TitleAdoption of management innovation
NameLi, Jun (author), Damanpour, Fariborz (chair), Christmann, Petra (internal member), Holzer, Marc (internal member), Strang, David (outside member), Rutgers University, Graduate School - Newark,
DescriptionInstitutional theorists have generally focused on the role of social and cultural characteristics of the external environment that motivate and facilitate the diffusion of management innovations (MIs). However, most studies have treated innovation as a discrete phenomenon and have not examined the variability of innovation adoption over time. MI, characterized by flexibility, variability, and continuity, necessitates probing into the “Iron Cage” to describe a more complete image of institutional change. Based on insights from the behavioral theory of the firm (Cyert & March, 1963), this dissertation focuses on the dynamic process that determines organizational responses to institutional pressure. It is composed of three studies which deal with the population-level diffusion, individual-level adoption, and field-level isomorphism of MI practices respectively. The empirical setting is the adoption of alternative types of public service delivery in U.S. local governments. Information on service delivery was obtained from the International City/County Management Association’s (ICMA) surveys of local governments’ service delivery choices in 1982, 1987, 1992, 1997, 2002, and 2007. The ICMA data were supplemented by the data from censuses of governments and other sources. The primary method of implementing the New Public Management (NPM) movement has been the use of contractual or cooperative agreements between local governments and private sector businesses or non-profit organizations to deliver public services. Whereas the outsourcing of government services has its advocates and critics, this study posits that accompanying the NPM movement has been an institutional change from traditional to market-driven public management, where conflicting institutional models coexist. This dissertation hopes to make several contributions. First, it depicts how organizational heterogeneity is generated through path dependence, even in dealing with identical institutional change. Second, it provides a more dynamic process of institutional change by borrowing insights from the behavior theory of the firm (Cyert & March, 1963). Third, it offers a new approach to understanding the nature and process of institutional isomorphism. Demonstrating the impact of variability and flexibility pertaining to MI, this dissertation calls for holistic, balanced interpretations and applications of structuralistic, deterministic theories.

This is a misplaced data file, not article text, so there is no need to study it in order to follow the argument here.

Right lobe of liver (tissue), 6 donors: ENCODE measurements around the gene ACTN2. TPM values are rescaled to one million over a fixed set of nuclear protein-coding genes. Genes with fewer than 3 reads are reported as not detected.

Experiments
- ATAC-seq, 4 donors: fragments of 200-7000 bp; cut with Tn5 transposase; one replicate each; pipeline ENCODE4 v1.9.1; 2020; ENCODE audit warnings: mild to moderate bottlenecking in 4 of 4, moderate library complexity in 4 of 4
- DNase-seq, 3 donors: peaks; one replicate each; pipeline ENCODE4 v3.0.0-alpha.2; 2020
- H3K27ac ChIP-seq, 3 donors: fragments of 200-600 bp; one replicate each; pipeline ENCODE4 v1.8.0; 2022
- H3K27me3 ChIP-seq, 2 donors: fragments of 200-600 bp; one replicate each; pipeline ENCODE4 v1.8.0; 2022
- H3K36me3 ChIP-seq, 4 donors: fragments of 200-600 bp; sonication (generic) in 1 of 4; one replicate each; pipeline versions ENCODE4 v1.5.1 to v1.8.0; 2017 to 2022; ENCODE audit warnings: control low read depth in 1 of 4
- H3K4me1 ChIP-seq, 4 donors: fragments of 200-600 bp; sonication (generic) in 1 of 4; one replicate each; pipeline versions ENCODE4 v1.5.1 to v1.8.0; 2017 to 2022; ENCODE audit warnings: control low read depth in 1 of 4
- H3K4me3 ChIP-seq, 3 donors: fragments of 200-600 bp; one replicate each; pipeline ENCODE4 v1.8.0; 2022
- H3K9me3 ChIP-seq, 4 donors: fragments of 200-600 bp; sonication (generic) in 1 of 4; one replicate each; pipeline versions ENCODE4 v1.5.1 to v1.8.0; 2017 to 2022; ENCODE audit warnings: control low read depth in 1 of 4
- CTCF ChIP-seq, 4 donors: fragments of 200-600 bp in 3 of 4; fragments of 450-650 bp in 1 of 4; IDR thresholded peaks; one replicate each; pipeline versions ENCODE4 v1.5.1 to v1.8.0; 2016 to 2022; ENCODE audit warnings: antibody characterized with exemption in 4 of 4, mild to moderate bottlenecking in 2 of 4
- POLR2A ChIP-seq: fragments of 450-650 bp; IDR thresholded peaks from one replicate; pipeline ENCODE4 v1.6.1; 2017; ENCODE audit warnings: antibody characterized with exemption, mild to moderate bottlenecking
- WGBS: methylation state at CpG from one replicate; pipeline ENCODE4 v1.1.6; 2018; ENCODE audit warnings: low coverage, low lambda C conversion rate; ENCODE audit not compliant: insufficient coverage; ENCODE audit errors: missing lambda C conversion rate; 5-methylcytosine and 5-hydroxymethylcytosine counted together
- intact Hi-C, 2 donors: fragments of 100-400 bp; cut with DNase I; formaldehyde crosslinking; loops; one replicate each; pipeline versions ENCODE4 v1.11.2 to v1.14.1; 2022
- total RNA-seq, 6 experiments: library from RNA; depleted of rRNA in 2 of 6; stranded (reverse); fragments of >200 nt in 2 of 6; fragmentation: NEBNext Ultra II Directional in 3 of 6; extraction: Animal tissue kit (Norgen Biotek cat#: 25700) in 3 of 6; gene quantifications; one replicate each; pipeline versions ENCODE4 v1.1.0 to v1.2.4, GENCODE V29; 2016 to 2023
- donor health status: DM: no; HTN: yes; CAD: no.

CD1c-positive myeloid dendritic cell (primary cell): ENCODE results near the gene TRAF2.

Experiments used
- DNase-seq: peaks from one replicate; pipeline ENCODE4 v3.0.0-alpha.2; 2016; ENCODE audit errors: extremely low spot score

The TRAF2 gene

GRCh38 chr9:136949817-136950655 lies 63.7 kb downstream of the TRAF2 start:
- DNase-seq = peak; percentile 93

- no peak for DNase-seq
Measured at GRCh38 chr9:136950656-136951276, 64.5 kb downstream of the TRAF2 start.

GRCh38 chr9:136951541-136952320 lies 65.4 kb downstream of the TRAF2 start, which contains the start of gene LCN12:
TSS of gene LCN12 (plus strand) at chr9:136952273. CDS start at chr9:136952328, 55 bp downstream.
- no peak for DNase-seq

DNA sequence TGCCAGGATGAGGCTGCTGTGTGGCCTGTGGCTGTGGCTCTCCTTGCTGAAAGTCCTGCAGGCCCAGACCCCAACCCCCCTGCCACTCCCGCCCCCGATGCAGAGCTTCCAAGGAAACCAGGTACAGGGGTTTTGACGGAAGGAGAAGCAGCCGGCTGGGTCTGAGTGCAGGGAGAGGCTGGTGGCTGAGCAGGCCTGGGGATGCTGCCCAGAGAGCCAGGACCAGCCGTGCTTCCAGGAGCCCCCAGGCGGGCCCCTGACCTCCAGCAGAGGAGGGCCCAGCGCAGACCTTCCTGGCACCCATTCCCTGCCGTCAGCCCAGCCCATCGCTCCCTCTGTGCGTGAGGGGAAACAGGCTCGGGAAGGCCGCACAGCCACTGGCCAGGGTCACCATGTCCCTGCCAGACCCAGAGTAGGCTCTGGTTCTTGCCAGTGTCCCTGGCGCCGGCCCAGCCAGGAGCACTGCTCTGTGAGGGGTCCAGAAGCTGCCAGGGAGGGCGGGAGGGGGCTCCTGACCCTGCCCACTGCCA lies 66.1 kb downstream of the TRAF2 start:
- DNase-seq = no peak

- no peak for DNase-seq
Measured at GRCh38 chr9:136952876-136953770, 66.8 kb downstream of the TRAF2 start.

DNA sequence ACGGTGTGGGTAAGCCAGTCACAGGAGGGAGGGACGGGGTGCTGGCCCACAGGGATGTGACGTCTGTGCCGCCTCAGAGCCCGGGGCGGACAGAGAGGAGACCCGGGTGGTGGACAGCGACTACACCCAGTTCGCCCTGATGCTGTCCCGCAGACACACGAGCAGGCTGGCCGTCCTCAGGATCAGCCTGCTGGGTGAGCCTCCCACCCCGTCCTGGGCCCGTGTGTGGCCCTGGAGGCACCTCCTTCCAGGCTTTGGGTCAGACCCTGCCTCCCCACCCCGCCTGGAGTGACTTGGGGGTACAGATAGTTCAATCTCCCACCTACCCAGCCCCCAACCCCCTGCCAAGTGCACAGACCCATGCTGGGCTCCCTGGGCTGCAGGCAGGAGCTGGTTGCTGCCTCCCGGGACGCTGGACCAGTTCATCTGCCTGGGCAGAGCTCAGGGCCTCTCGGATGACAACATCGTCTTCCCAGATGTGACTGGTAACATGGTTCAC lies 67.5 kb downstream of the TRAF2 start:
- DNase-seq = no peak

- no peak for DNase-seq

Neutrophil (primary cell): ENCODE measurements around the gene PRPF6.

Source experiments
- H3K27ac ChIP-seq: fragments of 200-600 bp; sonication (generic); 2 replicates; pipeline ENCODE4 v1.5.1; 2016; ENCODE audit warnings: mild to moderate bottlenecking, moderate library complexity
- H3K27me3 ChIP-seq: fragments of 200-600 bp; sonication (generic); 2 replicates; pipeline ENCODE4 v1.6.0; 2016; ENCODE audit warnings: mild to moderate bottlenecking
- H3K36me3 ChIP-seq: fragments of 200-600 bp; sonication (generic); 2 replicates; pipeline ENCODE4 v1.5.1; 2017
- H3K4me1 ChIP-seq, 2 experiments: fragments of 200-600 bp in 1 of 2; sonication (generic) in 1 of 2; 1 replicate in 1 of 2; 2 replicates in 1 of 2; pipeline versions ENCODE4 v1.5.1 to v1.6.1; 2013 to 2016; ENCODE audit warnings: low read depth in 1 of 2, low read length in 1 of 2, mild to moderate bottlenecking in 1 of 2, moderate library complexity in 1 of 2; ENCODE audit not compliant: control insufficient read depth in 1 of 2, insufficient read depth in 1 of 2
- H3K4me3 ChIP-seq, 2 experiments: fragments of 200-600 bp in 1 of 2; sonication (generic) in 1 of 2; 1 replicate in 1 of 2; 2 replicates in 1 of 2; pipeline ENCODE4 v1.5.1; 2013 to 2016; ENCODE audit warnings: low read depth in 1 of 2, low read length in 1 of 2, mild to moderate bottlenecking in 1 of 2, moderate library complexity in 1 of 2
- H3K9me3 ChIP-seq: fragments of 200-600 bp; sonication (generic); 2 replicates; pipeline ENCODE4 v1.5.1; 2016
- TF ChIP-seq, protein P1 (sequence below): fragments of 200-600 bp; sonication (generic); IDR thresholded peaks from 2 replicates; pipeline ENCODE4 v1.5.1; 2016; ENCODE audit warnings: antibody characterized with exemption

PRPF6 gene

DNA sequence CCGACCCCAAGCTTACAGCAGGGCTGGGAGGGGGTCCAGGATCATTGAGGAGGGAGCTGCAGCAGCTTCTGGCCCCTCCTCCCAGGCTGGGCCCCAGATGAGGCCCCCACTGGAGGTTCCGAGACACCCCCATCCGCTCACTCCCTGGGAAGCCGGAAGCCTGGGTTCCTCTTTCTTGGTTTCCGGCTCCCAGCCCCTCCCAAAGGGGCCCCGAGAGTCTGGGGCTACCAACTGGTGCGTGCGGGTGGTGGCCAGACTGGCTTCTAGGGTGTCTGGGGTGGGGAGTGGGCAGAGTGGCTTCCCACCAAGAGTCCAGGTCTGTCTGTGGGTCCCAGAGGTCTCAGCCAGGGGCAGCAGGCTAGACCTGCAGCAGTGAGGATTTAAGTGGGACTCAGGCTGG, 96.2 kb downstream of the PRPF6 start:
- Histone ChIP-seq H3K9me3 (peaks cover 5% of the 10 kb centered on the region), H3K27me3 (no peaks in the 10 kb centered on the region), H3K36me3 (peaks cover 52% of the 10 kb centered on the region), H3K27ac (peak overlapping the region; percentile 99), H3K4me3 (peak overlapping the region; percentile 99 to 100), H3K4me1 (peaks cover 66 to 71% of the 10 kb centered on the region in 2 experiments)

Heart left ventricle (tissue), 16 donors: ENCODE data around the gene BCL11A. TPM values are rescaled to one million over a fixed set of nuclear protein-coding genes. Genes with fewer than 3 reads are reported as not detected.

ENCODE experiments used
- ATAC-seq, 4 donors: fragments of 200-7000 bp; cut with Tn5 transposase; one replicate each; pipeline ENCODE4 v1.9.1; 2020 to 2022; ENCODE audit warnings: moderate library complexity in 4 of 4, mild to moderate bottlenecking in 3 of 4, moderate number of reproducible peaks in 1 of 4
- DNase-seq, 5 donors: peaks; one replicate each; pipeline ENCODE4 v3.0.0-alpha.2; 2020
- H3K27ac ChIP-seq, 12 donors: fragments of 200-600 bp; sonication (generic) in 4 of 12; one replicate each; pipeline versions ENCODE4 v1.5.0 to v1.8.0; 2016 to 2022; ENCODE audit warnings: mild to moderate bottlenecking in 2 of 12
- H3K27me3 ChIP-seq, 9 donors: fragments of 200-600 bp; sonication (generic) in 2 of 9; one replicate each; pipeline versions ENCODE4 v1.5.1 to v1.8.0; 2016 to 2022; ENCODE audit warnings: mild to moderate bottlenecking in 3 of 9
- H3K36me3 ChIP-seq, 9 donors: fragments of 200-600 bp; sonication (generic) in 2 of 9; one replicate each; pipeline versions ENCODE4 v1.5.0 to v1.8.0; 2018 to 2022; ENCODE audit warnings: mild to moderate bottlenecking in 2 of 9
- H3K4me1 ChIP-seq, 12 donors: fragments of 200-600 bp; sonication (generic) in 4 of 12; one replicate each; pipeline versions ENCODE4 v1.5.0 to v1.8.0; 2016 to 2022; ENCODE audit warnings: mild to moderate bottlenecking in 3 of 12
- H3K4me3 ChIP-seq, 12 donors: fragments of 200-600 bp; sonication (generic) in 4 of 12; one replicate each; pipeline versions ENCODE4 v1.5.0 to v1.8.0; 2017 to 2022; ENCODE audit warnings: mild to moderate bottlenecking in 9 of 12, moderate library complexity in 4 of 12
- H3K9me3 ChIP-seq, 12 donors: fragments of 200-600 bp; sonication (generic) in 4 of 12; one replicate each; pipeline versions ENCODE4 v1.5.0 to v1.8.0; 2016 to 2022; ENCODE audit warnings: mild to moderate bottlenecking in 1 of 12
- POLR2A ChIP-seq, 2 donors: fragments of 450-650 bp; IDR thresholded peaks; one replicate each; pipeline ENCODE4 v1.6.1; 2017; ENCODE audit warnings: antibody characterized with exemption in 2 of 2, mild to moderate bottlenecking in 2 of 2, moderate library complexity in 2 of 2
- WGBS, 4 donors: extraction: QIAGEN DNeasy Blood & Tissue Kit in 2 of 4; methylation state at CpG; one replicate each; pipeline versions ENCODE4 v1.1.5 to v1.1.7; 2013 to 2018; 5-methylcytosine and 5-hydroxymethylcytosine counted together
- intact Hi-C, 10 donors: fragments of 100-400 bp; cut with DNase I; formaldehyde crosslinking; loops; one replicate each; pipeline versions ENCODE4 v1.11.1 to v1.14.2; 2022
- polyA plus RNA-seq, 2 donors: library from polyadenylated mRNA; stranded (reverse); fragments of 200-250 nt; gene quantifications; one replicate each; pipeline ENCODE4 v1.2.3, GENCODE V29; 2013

NoteIncludes bibliographical references
Noteby Jun Li
CollectionGraduate School - Newark Electronic Theses and Dissertations
Organization NameRutgers, The State University of New Jersey
RightsThe author owns the copyright to this work.